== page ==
The virtual lab is recommended for any of the following biology courses:
Different Options for Implementing the Lab
The following recommendations are based on a 50-minute class period. Adjustments can be made according to different schedules. (See Teaching Tips for additional classroom implementation strategies.)
Option 1. The virtual lab activity requires two class periods to complete both tutorials and the first two laboratory experiments; generate both graphs using Excel or Google Doc spreadsheets; and complete the data analysis for Experiment 2.
Option 2. Have students complete the two tutorials the night before as homework, then use one class period to complete all three laboratory experiments, eliminating the student-generated graphing activities and data analyses.
Option 3. The virtual lab activity requires three class periods to complete both tutorials and all three laboratory experiments, and generate graphs using Excel or Google Doc spreadsheets. More advanced students can complete all the data analyses for each experiment in class or as homework.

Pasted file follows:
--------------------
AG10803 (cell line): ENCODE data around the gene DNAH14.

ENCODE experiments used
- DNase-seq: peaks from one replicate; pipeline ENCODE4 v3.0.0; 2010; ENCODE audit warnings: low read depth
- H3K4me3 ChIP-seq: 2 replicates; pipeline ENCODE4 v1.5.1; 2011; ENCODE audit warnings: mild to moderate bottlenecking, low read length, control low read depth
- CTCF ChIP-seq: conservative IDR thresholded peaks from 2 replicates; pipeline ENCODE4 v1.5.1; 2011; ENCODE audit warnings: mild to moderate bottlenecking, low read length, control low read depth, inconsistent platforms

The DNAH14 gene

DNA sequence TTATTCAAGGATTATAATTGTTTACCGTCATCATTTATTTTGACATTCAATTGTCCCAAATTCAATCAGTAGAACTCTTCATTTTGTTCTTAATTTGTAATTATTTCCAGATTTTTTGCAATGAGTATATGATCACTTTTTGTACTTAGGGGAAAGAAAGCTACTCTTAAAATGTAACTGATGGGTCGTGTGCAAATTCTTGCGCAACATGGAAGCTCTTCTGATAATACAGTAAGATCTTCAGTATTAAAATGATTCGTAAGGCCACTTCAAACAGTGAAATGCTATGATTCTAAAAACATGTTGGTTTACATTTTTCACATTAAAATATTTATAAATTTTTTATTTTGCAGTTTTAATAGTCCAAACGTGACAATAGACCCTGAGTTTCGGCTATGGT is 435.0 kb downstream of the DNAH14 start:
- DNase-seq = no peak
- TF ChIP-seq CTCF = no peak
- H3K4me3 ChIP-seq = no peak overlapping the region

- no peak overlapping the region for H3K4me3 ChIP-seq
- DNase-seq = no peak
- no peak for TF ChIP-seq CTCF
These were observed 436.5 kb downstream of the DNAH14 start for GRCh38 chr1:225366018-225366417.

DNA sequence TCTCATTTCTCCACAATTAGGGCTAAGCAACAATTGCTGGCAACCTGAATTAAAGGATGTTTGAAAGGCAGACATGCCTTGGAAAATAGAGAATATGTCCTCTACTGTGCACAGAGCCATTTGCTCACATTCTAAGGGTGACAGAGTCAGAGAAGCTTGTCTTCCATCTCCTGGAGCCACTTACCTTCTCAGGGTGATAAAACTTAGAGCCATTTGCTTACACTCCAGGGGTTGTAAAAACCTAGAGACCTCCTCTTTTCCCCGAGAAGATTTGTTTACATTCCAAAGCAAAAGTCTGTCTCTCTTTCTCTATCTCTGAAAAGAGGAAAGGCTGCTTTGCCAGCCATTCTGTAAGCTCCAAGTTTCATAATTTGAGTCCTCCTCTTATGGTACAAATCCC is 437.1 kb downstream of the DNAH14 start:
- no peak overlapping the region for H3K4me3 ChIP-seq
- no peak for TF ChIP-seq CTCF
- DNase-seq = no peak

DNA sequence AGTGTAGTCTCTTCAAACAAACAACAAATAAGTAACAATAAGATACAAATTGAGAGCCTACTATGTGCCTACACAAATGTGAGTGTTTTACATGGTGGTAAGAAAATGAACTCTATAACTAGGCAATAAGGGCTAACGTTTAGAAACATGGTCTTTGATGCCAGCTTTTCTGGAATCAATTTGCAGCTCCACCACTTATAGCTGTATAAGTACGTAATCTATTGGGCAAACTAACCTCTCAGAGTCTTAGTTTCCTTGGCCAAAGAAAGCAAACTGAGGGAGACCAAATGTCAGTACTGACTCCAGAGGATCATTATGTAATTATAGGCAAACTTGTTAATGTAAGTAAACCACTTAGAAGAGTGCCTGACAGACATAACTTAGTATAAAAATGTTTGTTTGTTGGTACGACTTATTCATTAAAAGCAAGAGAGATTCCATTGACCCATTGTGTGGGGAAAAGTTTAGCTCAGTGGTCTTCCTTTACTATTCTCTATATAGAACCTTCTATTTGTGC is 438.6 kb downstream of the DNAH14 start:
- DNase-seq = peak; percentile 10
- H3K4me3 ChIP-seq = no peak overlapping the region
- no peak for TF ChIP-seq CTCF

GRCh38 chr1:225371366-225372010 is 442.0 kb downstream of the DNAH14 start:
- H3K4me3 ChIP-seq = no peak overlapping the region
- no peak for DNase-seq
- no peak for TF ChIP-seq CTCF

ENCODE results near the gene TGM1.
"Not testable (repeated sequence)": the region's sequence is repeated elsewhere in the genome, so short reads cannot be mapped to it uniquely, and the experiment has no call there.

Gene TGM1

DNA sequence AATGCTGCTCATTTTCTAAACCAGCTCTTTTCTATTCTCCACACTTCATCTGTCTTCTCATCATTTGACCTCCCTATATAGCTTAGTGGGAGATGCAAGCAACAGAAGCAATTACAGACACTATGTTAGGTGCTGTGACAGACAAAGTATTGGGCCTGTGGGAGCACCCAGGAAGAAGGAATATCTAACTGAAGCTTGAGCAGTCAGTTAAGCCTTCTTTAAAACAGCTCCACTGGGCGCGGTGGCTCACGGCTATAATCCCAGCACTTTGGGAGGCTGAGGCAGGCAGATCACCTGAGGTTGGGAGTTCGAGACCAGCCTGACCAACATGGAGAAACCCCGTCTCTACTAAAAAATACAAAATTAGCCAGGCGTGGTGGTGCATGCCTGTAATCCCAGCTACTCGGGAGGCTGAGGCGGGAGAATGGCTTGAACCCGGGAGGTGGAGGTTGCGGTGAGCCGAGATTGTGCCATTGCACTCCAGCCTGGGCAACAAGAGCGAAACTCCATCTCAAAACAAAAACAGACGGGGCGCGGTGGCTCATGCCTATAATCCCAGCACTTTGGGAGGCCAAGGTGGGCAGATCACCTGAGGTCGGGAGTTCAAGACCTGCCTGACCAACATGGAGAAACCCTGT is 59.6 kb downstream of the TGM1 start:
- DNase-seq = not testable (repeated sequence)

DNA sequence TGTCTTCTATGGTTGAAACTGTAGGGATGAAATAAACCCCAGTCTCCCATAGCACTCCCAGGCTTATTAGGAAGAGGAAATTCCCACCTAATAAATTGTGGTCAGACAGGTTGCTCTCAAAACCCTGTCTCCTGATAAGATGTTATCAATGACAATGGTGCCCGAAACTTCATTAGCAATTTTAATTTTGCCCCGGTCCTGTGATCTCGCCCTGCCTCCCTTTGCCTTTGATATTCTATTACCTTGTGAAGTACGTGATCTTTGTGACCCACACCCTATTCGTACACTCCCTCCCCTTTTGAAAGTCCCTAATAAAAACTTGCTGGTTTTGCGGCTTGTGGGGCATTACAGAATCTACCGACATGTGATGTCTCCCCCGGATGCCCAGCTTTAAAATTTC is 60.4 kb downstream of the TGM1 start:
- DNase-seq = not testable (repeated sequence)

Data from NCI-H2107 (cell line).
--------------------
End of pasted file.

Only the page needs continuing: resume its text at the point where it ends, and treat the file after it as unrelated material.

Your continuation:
Option 4. Have students complete the two tutorials the night before as homework, then use two class periods to complete the first two laboratory experiments, including generating both graphs using Excel or Google Doc spreadsheets and completing the data analyses for each experiment. The third lab experiment can be completed as homework the third night along with the final quiz.
Option 5. An additional classroom strategy for this virtual lab is to complete a "jigsaw type" activity. Assign each experiment in the virtual lab (Experiment 1, 2, or 3) to different groups of students, including the procedure, graphing, statistical analysis, and quiz. Next, each group reports its results to another group or to the class through a poster session or presentation. Common themes and key concepts are then discussed as a class, and finally, the teacher administers the Final Quiz from the virtual lab as an assessment.
For all these options, consider having the students work in pairs. The students will finish the lab more quickly, and working together may encourage higher-level conversations between students about the lab concepts.
Click here for additional tips from teachers who have used this lab.